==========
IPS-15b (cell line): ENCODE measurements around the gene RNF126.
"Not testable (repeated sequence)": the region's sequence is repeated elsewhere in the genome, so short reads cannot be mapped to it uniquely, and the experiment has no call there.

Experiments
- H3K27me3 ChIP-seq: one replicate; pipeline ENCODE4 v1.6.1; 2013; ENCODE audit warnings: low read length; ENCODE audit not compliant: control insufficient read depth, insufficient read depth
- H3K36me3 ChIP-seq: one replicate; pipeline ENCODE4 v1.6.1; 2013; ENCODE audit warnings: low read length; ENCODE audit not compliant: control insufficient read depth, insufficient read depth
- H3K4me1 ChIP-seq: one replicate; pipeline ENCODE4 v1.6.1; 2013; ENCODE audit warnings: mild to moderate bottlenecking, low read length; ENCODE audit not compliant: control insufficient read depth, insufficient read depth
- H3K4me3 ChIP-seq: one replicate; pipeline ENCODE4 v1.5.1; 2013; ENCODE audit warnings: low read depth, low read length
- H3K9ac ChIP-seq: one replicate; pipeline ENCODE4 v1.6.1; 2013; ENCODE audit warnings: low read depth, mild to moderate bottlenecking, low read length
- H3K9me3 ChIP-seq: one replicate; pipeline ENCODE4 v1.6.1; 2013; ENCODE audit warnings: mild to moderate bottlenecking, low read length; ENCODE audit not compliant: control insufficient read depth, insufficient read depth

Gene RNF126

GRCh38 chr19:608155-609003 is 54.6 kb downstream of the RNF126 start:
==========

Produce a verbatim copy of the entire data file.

IPS-15b (cell line): ENCODE measurements around the gene RNF126.
"Not testable (repeated sequence)": the region's sequence is repeated elsewhere in the genome, so short reads cannot be mapped to it uniquely, and the experiment has no call there.

Experiments
- H3K27me3 ChIP-seq: one replicate; pipeline ENCODE4 v1.6.1; 2013; ENCODE audit warnings: low read length; ENCODE audit not compliant: control insufficient read depth, insufficient read depth
- H3K36me3 ChIP-seq: one replicate; pipeline ENCODE4 v1.6.1; 2013; ENCODE audit warnings: low read length; ENCODE audit not compliant: control insufficient read depth, insufficient read depth
- H3K4me1 ChIP-seq: one replicate; pipeline ENCODE4 v1.6.1; 2013; ENCODE audit warnings: mild to moderate bottlenecking, low read length; ENCODE audit not compliant: control insufficient read depth, insufficient read depth
- H3K4me3 ChIP-seq: one replicate; pipeline ENCODE4 v1.5.1; 2013; ENCODE audit warnings: low read depth, low read length
- H3K9ac ChIP-seq: one replicate; pipeline ENCODE4 v1.6.1; 2013; ENCODE audit warnings: low read depth, mild to moderate bottlenecking, low read length
- H3K9me3 ChIP-seq: one replicate; pipeline ENCODE4 v1.6.1; 2013; ENCODE audit warnings: mild to moderate bottlenecking, low read length; ENCODE audit not compliant: control insufficient read depth, insufficient read depth

Gene RNF126

GRCh38 chr19:608155-609003 is 54.6 kb downstream of the RNF126 start: